QUOTE: “Logic is the anatomy of the thought.” — John Locke
I don’t understand the Bills’ logic in hiring Chan Gailey as their new head coach. It has an almost “Raider-ish” feel to it, believing that fixing one side of the ball will fix their current losing streak. Gailey was almost hired last year by Chiefs general manager Scott Pioli to be the head coach, but because Pioli didn’t think he could sell Gailey to the media or the Kansas City fan base as the man to rebuild the team’s fortunes, he passed, opting to keep him as offensive coordinator. We know how that worked out; Gailey was fired after the third preseason game, not for his lack of offensive acumen, but because of philosophical differences between him and head coach Todd Haley.
So if the Chiefs didn’t think they could sell Gailey, what makes the Bills think they can? Certainly, former Steelers head coach Bill Cowher’s ringing endorsement of Gailey will carry some clout, but will all of western New York rest easy? I’m sure most Bill fans, like me, are looking for the logic.
Recently, my fundamental problem with the Bills organization is that they hate change. They don’t want to bring in someone from the outside to alter their thought process, and as the saying goes, if you don’t like change, you’re going to like irrelevance even less. And let’s face it, the Bills are irrelevant. Hence, the reason for no GM hiring after Marv Levy left. Instead, they promoted marketing man Russ Brandon. Then they stayed in house and hired Buddy Nix to become their new general manager with Brandon overseeing the company, another indication the Bills are not inclined to bring anyone new into the organization — once again, very Raider-ish.
Whether it was Nix or Brandon or owner Ralph Wilson who identified the Bills’ problem as being an offensive problem is not clear, but they seem convinced that if they improve their offense, they can rebuild their team. Logically, I don’t have a problem believing that fixing your offense will help you improve, but what the Bills need is a leader. They need change, not a play caller, and this is where I disconnect with their decision.
Gailey appears to be a manager, not a leader, more suited to being an offensive coordinator than a head coach. The Bills are at a crossroads in terms of their stature in the AFC East, with the Jets seemingly enjoying a sudden resurgence, the Dolphins appearing to be up and coming and the Patriots having beaten the Bills the last 13 times. All three teams have quarterbacks for the present and future, something the Bills don’t have. It’s possible the Bills think Gailey will develop their quarterback of the future, but who has he developed? Wasn’t it just a little while ago that people in the NFL were complaining about Gailey’s Georgia Tech offense when evaluating Calvin Johnson?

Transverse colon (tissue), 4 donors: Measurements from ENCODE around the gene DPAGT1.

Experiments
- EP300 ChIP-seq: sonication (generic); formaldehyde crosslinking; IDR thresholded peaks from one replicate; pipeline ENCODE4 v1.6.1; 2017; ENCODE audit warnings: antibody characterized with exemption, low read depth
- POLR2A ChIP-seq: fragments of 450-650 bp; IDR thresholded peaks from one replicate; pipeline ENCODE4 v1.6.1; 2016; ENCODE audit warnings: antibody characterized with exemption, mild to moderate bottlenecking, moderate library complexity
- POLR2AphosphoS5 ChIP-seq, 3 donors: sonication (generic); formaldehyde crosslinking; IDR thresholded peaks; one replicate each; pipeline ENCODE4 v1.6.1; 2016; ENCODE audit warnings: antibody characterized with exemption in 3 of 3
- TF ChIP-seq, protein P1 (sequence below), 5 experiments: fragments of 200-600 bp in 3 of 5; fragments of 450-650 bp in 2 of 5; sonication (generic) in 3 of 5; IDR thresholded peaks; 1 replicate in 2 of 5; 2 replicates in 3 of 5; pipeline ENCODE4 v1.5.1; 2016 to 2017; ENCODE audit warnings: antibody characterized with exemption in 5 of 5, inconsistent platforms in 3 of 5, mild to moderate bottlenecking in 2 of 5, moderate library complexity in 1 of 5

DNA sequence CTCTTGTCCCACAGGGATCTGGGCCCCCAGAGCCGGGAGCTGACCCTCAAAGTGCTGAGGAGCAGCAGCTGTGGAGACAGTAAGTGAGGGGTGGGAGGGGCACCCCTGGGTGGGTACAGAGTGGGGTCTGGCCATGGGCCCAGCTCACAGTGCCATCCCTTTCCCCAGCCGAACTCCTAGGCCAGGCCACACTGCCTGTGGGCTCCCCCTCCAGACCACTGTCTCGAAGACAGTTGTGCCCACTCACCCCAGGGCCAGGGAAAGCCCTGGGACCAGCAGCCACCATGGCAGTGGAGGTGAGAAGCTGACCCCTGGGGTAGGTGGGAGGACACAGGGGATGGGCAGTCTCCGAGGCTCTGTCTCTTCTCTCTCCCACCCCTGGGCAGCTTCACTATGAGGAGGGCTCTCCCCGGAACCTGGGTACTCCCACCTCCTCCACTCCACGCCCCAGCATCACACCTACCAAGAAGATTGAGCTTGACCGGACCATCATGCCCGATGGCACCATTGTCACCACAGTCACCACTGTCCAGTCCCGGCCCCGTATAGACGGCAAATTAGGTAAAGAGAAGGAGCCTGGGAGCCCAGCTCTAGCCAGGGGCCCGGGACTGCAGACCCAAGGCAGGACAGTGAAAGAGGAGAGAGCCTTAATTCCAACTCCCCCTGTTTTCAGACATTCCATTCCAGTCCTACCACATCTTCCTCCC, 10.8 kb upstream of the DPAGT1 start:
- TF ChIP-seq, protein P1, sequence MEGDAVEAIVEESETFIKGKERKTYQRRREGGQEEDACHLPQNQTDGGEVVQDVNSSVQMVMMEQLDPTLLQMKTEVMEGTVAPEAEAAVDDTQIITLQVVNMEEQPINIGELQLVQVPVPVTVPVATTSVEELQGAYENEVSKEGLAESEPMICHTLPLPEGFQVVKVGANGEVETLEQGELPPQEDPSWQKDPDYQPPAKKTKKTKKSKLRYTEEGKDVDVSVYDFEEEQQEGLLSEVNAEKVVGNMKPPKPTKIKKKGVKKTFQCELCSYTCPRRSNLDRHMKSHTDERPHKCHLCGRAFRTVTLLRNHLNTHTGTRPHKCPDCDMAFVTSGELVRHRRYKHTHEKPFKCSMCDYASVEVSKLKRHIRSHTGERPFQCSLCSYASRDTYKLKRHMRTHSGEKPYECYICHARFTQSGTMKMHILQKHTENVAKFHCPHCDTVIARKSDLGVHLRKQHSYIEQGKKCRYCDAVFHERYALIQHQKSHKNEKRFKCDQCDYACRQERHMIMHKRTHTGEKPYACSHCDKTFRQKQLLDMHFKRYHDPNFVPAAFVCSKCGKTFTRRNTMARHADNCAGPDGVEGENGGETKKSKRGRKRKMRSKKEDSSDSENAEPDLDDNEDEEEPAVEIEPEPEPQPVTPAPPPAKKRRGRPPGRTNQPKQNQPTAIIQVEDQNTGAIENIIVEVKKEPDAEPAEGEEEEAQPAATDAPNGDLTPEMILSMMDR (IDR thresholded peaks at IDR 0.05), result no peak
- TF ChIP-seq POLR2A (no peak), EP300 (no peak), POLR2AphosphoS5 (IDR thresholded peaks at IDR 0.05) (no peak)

Gailey has a reputation for being a bright, creative offensive mind, but his Georgia Tech teams never played in a BCS game, and they did this year. Where’s the proof in the tapestry of his work? Many criticize current Arkansas coach Bobby Petrino for being a disaster as a NFL coach, but look at his offenses at Louisville and the quarterbacks he’s developed in his career. His production is light years ahead of Gailey. Why not Mike Heimerdinger of the Titans, who proved he could adapt an offense to Vince Young, or Hue Jackson of the Ravens, who has coached Joe Flacco for two years? Why not talk to Jim Fassel, who led a team to the Super Bowl and has coached and developed quarterbacks? Why not talk to Mike Martz, who has proven he can develop quarterbacks and can run a pro-style offense? Why not talk to Marc Trestman, who coached in the CFL and proved he can win as a head coach? Maybe they’re not the right fit, but at least talk to some of them — if not to learn more football, then to validate their decision in hiring Gailey. There’s no urgency in hiring Gailey – he’s not going anywhere, so widen your scope.
So is Buffalo almost “Raider-ish” in that so many qualified NFL types don’t want to go there and interview for the job? In some ways, yes. Most people who are in the know realize that the Bills have a meddling owner who loves to be involved. But of more concern is their unsure future if something happens to the 90-year-old Wilson. So with an uncertain future in their ownership and some fundamental problems in their front office, the Bills are not attractive right now.
But despite all those concerns, the Bills could think a little outside the box and try a broader approach yet still have Gailey involved with the team. They could conceivably have Minnesota defensive coordinator Leslie Frazier as their head coach and Gailey as their coordinator, or they could hire another bright young mind to lead them if they want to go the play-caller route at head coach.
No matter what they do, the Bills need the same thing that made them successful back in the 1980s, which is to hire from the outside to change the culture and become curious again. My advice to the Bills is don’t try the retread approach; try a new way of thinking.
But like the Raiders, they’re stuck in time and stuck in their refusal to change. The Bills have become the east coast version of the Raiders, and if they don’t watch out, indifference is right around the corner.
Follow me on Twitter: michaelombardi
For more on the Chan Gailey hire in Buffalo, check out this article from Bleacher Report.